May 3, 2021
“Ed ecco la sorpresa. Un allineamento di case di tutti i colori, strette come una barricata, con tante arcate chiuse a mezzo, come strizzassero un occhio. E sopra un verde intenso, prepotente, quasi selvaggio, tanta è la forza dei getti e dei tralci: viti e limoni.”(Cesare Brandi da Terre d’Italia, Bompiani, Milano, 2006, p. 467)
With its 4km square of alleys and ups and downs, Procida is made to be explored slowly, on foot or by bicycle. As its inhabitants say, either you hate it or you love it: if you are looking for entertainment and social life, this is not the right place. Procida is crowded but only by its inhabitants, and it seems to have stood still over time. Here you will be greeted by a sunny and wild atmosphere, by an unmistakable architecture that tells an ancient and fascinating story, by narrow streets that suddenly open onto breath-taking views, by authentic and genuine flavours. The silence, the wind, the sound of the sea breaking on the rocks, the scent of lemons, the sunny cheerfulness of its inhabitants. This is the Procida that we like to share.
Terra Murata is the oldest inhabited centre on the island, dating back to the medieval period. Its name derives from the fortified walls, built to defend the population from the continuous incursions of the barbarians. It is the highest point on the island, but the spectacular view of the Gulf of Naples and Corricella fully repays the effort of the climb.
Along the road to reach Terra Murata you can see the church of the Madonna delle Grazie, which with its rounded dome is certainly one of the most photographed places on the island.
Arriving at the top of the hill of the Castle, between the narrow alleys and the houses leaning against each other, the Palazzo d’Avalos rises imposingly, a Renaissance building built as a noble residence and later transformed into a penitential prison.
IThe prison was closed in 1986, was partially renovated and is now open to visitors. Walking through its rooms is a journey through time: along the way there are still old registers and newspapers, looms and ancient sewing machines, worn uniforms and boots, and the marks left by the prisoners in their cells. The remains of the van that transported the detainees are also visible, mentioned in the work of Elsa Morante “L’isola di Arturo”.
This is the beating heart of the island. Here the ferries and hydrofoils arrive, the climate is hectic, you can smell the scents of the pastry shops in via Roma that churn out the famous lemon-stuffed cat tongues. It is pleasant to get lost among local craft shops, bars and restaurants. In the afternoon, on the other hand, you can buy fresh fish directly from the fishing boats.
What to see in Marina Grande?
Strolling around Corricella is like entering in a watercolour painting, where the shapes blend delicately with the sea water.
It is the oldest fishing village on the island, and here you can fully breathe the atmosphere of a fishing village, among the nets curled up on the quay and the clothes hanging in the sun. The rough appearance of Procida in this neighborhood gives way to a cheerful and relaxed atmosphere, a small oasis of peace thanks also to the absence of cars. In fact, here you can only access on foot, through one of the 4 steps that descend between the houses, or by sea.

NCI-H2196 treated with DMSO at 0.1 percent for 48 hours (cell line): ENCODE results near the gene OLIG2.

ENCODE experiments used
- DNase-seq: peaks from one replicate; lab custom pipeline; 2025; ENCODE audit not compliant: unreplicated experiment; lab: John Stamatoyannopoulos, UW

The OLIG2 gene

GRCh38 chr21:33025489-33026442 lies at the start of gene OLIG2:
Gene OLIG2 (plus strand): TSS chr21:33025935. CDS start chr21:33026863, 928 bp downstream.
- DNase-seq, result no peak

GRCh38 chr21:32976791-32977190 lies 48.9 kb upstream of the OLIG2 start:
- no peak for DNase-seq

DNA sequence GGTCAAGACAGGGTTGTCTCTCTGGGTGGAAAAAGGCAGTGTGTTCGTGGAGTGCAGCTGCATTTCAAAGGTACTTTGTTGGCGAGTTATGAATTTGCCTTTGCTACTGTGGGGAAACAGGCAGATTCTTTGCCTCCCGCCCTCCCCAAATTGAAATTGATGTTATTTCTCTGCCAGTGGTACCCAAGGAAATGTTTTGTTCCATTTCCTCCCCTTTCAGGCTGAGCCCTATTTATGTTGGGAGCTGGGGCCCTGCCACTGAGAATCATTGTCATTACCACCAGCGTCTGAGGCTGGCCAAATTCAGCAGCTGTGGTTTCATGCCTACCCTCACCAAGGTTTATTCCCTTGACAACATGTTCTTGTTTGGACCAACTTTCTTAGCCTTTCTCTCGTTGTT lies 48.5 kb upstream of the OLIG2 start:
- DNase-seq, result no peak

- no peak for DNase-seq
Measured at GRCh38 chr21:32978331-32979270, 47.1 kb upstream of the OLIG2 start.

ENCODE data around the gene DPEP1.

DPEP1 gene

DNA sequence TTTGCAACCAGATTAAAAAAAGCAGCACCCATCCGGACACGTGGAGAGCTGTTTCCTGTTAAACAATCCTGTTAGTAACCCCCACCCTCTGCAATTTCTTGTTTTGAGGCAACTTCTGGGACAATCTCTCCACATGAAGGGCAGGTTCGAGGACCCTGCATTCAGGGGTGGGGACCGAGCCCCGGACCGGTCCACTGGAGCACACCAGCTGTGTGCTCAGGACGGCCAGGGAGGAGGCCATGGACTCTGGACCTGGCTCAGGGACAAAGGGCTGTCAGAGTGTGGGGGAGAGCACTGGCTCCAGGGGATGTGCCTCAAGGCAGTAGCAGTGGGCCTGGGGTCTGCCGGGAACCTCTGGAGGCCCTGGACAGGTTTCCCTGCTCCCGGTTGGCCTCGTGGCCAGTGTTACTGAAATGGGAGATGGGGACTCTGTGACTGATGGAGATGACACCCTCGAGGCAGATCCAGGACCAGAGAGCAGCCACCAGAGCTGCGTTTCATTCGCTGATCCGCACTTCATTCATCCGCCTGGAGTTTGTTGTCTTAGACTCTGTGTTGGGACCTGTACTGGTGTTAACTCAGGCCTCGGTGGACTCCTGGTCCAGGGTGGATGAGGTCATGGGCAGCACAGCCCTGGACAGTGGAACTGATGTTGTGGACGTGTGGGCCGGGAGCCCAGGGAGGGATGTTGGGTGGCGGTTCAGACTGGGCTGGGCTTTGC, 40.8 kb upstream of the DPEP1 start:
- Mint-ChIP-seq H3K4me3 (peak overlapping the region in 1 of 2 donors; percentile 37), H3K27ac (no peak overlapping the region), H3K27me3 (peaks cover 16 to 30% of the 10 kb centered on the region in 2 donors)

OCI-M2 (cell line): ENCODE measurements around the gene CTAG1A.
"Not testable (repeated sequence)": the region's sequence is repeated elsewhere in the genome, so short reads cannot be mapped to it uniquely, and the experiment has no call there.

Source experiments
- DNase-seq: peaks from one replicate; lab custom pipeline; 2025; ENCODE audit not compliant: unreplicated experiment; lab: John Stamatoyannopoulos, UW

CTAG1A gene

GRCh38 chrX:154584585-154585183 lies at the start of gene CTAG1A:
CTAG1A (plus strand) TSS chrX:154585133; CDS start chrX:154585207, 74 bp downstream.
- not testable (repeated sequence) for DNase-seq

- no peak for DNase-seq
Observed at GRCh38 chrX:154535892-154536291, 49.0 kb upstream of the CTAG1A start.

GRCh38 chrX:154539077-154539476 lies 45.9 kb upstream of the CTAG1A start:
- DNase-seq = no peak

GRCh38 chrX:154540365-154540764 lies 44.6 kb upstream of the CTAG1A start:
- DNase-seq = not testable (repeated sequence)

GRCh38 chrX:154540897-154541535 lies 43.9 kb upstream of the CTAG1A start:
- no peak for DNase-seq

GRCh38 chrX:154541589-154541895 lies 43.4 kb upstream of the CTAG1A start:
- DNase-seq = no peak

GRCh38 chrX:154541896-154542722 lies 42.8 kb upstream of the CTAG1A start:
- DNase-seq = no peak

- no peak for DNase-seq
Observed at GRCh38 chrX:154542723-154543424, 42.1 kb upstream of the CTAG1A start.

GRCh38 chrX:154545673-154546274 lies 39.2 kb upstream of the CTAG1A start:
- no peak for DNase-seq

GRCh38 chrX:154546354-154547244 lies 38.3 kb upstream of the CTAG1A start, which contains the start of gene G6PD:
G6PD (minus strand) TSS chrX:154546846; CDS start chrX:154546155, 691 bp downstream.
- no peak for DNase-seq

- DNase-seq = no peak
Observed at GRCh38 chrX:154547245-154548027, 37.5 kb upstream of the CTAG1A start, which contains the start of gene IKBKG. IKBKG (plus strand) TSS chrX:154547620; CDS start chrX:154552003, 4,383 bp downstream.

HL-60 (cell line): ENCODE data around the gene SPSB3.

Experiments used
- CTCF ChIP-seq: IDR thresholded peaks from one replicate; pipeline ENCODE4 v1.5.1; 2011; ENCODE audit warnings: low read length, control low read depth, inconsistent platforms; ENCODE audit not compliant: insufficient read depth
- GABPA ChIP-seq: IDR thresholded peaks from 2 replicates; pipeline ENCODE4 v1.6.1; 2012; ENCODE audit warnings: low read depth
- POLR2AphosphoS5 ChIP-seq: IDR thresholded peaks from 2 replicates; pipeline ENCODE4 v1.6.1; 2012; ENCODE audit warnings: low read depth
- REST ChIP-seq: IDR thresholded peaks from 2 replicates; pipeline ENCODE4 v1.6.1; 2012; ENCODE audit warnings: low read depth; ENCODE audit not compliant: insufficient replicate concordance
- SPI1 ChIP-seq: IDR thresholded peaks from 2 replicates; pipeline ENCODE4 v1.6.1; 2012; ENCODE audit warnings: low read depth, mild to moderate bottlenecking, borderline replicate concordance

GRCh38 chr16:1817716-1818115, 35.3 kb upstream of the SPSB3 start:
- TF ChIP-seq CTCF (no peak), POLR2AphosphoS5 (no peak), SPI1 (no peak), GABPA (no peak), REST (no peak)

The architecture of the village offers that postcard landscape which is Procida’s calling card known all over the world. The houses perched on the coast share stairs and balconies, giving the impression of being clinging to each other, and are characterized by the vefio, the typical arched balcony. This place is so particular and suggestive that it is no coincidence that it was chosen as the film set for the film Il Postino by Massimo Troisi, with Maria Grazia Cucinotta. It is the ideal place to savour a little of that “dolce vita” so typical for southern Italy.
The island of Vivara is connected to Procida by a long Tibetan bridge that starts from the promontory of Santa Margherita, on the southern part of the island. Vivara is what remains of an ancient volcanic crater and has a naturalistic heritage of the highest value.
Since 2002 it has been a state nature reserve and is part of the Kingdom of Neptune Marine Protected Area. Why is it worth a visit?
L’isola di Vivara è visitabile solo nei weekend.
Note: visits are suspended for the moment
Procida is history, architecture, good food and of course… the sea!
There are many beaches that extend along the 16 km of Procida coast; most can be reached on foot, by bike or by city bus.
In Procida there are some of the most beautiful beaches of the Campania coast. The sand is dark, because of volcanic origin, in some areas it is finer in others grainier. The northern most tip of the island, on the other hand, is rocky and wild, but offers truly beautiful bays and ravines.
The most popular beaches in Procida are undoubtedly Ciraccio and Chiaolella, but also Chiaia which is accessible via a narrow staircase set between rocks and vegetation.
Some small beaches, inlets and bays can only be reached by sea and it will be magical to discover them by renting our dinghy.
Among these, the Chiaia dell’Asino, which is located just below the palace of Avalos and was once the only access route to the former prison.
Or the beach of Punto Ottimo, small and wild, hidden in a rocky inlet not far from the most famous Postino beach.
Procida’s beaches are suitable for everyone and everyone can find the one that best suits their needs: snorkelling, sunbathing on the sand or rocks, diving or enjoying a little relaxation while the children play safely. Almost everywhere you can rent sunbeds and umbrellas, and enjoy a cold drink or a light lunch in one of the many kiosks and restaurants.